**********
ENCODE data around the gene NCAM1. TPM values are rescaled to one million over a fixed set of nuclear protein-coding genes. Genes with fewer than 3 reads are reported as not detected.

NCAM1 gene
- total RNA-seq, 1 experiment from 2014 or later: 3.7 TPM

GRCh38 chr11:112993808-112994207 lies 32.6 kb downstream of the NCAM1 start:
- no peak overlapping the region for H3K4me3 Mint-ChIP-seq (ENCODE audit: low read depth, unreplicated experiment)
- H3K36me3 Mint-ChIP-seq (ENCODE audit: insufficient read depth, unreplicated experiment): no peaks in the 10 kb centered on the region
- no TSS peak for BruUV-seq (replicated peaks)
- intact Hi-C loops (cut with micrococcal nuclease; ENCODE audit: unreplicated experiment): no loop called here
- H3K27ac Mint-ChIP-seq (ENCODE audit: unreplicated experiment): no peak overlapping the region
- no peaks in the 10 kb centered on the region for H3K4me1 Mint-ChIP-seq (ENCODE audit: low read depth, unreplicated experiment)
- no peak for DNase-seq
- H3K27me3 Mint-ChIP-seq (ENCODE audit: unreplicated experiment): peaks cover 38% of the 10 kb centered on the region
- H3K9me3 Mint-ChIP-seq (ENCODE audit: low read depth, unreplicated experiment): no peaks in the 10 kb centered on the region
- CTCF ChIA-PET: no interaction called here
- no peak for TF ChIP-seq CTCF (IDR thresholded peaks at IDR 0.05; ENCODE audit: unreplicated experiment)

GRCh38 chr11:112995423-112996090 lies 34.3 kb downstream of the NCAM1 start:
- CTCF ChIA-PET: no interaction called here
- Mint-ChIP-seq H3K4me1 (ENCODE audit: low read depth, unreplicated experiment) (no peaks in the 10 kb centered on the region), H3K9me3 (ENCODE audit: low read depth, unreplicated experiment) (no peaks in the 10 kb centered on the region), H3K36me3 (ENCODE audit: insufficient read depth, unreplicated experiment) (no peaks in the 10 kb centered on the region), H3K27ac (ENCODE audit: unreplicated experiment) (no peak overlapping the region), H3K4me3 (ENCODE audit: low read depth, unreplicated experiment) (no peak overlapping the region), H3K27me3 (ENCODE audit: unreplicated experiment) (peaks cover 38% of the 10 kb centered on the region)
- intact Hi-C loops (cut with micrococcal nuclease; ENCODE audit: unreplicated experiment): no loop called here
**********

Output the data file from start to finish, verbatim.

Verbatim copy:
ENCODE data around the gene NCAM1. TPM values are rescaled to one million over a fixed set of nuclear protein-coding genes. Genes with fewer than 3 reads are reported as not detected.

NCAM1 gene
- total RNA-seq, 1 experiment from 2014 or later: 3.7 TPM

GRCh38 chr11:112993808-112994207 lies 32.6 kb downstream of the NCAM1 start:
- no peak overlapping the region for H3K4me3 Mint-ChIP-seq (ENCODE audit: low read depth, unreplicated experiment)
- H3K36me3 Mint-ChIP-seq (ENCODE audit: insufficient read depth, unreplicated experiment): no peaks in the 10 kb centered on the region
- no TSS peak for BruUV-seq (replicated peaks)
- intact Hi-C loops (cut with micrococcal nuclease; ENCODE audit: unreplicated experiment): no loop called here
- H3K27ac Mint-ChIP-seq (ENCODE audit: unreplicated experiment): no peak overlapping the region
- no peaks in the 10 kb centered on the region for H3K4me1 Mint-ChIP-seq (ENCODE audit: low read depth, unreplicated experiment)
- no peak for DNase-seq
- H3K27me3 Mint-ChIP-seq (ENCODE audit: unreplicated experiment): peaks cover 38% of the 10 kb centered on the region
- H3K9me3 Mint-ChIP-seq (ENCODE audit: low read depth, unreplicated experiment): no peaks in the 10 kb centered on the region
- CTCF ChIA-PET: no interaction called here
- no peak for TF ChIP-seq CTCF (IDR thresholded peaks at IDR 0.05; ENCODE audit: unreplicated experiment)

GRCh38 chr11:112995423-112996090 lies 34.3 kb downstream of the NCAM1 start:
- CTCF ChIA-PET: no interaction called here
- Mint-ChIP-seq H3K4me1 (ENCODE audit: low read depth, unreplicated experiment) (no peaks in the 10 kb centered on the region), H3K9me3 (ENCODE audit: low read depth, unreplicated experiment) (no peaks in the 10 kb centered on the region), H3K36me3 (ENCODE audit: insufficient read depth, unreplicated experiment) (no peaks in the 10 kb centered on the region), H3K27ac (ENCODE audit: unreplicated experiment) (no peak overlapping the region), H3K4me3 (ENCODE audit: low read depth, unreplicated experiment) (no peak overlapping the region), H3K27me3 (ENCODE audit: unreplicated experiment) (peaks cover 38% of the 10 kb centered on the region)
- intact Hi-C loops (cut with micrococcal nuclease; ENCODE audit: unreplicated experiment): no loop called here